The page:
THE USUAL OMISSIONS
The lack of interesting topographies, and natural geographies, can also hurt virtual cities. A featureless landscape is boring, and, besides, dramatic topography makes orientation easier. Topography has also been crucial in historically determining urban shapes, structures, and location, and can thus act as a strong world- building tool, as differences in elevation can be associated with class, ridges can shape defences, and picturesque hills can add charm.
While flat cities do exist, homogeneous ones do not. All urban centres are divided (whether porously or with clearly defined borders) in a multitude of ways according to class, land use or prevalent activity, architecture, proximity to sub-centres or centres, construction age, and even – if applicable – relative position to the walls. Obviously, districts can combine activities: industry can appear in poorer residential zones, exclusive marketplaces in posh areas, and guild halls next to Papal palaces.
One of the crucial elements imaginary cities commonly lack is a hinterland: a wider natural or man-made geography.
Cities, you see, do not exist in a vacuum. They are parts of kingdoms, empires, states, and federations. They exist in particular climates, are connected to other settlements, and influenced by geopolitics. What’s more, their tissue always rests on a functioning infrastructure (glimpses of which make them more believable), and they should include public spaces, street furniture such as benches, dumpsters, or lights, and of course dominant constructions like cathedrals, palaces, or corporate headquarters to express local ideology.
A work in progress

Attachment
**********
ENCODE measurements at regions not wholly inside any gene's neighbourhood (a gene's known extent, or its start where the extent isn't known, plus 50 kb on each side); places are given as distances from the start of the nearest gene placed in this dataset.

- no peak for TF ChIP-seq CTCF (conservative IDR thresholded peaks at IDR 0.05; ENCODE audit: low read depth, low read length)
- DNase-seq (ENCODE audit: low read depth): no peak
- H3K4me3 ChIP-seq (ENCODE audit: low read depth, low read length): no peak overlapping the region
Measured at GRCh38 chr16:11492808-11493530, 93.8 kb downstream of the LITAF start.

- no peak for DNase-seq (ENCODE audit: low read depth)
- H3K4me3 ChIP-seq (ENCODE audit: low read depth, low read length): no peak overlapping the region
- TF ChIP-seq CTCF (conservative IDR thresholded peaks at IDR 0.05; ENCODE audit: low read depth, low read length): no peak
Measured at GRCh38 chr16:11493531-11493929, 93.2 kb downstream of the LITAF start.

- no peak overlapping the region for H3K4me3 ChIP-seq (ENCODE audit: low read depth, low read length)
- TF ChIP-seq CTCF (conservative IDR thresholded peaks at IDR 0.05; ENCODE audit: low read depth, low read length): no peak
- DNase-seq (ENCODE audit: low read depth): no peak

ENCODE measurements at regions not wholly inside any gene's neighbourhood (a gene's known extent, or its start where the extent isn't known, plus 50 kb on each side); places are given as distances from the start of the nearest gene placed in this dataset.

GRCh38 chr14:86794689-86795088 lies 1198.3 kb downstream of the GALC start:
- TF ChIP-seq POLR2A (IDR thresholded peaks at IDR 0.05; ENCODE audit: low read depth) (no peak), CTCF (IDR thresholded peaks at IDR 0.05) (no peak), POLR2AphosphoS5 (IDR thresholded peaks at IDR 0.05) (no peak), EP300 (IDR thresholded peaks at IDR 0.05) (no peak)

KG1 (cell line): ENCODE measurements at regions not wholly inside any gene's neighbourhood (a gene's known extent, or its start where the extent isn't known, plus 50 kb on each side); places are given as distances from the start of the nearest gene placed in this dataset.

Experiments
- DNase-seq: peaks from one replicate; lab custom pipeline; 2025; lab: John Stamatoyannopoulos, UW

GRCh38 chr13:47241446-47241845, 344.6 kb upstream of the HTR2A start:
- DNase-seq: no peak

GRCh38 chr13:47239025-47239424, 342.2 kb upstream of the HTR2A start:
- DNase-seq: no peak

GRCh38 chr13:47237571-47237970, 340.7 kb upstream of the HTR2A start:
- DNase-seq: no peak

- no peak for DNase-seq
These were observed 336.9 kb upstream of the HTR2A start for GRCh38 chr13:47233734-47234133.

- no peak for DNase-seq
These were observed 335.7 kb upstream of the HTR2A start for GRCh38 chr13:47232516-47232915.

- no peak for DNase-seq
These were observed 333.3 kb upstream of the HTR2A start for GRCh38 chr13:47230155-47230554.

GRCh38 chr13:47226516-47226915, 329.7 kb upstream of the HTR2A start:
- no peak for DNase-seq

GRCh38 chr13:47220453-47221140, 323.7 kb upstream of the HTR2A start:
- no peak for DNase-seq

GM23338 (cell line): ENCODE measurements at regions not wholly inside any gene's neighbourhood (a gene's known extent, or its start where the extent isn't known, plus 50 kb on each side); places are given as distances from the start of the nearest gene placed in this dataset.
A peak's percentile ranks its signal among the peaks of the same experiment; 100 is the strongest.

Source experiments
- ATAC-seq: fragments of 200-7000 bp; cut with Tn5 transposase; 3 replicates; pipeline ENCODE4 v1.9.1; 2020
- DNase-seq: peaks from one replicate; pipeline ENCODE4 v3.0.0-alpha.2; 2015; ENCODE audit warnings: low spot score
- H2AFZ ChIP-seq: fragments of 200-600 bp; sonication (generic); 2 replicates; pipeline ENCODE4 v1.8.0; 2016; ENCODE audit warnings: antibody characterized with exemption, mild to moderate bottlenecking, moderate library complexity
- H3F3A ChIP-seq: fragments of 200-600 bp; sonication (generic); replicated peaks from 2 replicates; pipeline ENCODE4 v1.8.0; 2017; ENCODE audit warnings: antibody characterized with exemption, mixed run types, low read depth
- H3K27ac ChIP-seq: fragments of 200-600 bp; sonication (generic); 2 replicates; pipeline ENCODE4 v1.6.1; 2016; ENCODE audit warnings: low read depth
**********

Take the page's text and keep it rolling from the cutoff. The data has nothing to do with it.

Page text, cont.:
Cities are always dynamic works in progress. Created by complicated histories, they are the battlegrounds of classes and social groups, and the places of countless human interactions, and this dynamism has to be reflected in the built environment. So, mix old and new buildings of varying styles, have your central temple be under construction, and remember that the average life-expectancy of a New York City building is less than 25 years. Think of gentrification, of how lofts changed their function in a couple of decades, or of how radically a square might reinvent itself for a major festival. Have cranes, and images of construction infuse your cities with a sense
of history in the making, and always keep in mind that all settlements have histories; histories that have to be researched, possibly made up, and carefully layered.
Fantasy Wells, Medieval Waters
Providing people with drinking water has defined the locations and infrastructure of cities for millennia, and yet the vast majority of fantasy towns (often inspired by medieval urbanism) seem to ignore this fundamental need. There are no wells or aqueducts (not even springs nor close-by rivers) to be found, even if these are crucial elements for a settlement’s survival, and also important places for gossip, conversation, and trading. If wells feel banal, how about water merchant caravans, magical humidity catchers, geysers surrounded by temples, and tanks, cisterns, and pools to preserve rainwater in?
Naming Gone Bad
Just as the names City 17, Rapture, Oneiropolis, and Raccoon City instantly set a tone and evoke an initial image, naming your city ‘The City’ will probably put people off, or at least fail to intrigue them. Such naming feels rushed, dull, and is sadly overdone; it is though still better (and safer) than using something obviously Latin to describe a Chinese town. Oh, and please don’t overuse the cyberpunk trope of Neo New York, Neo Tokyo and New London. It has been done to death, and civic naming never worked like that. York, for example, did not eventually become New York.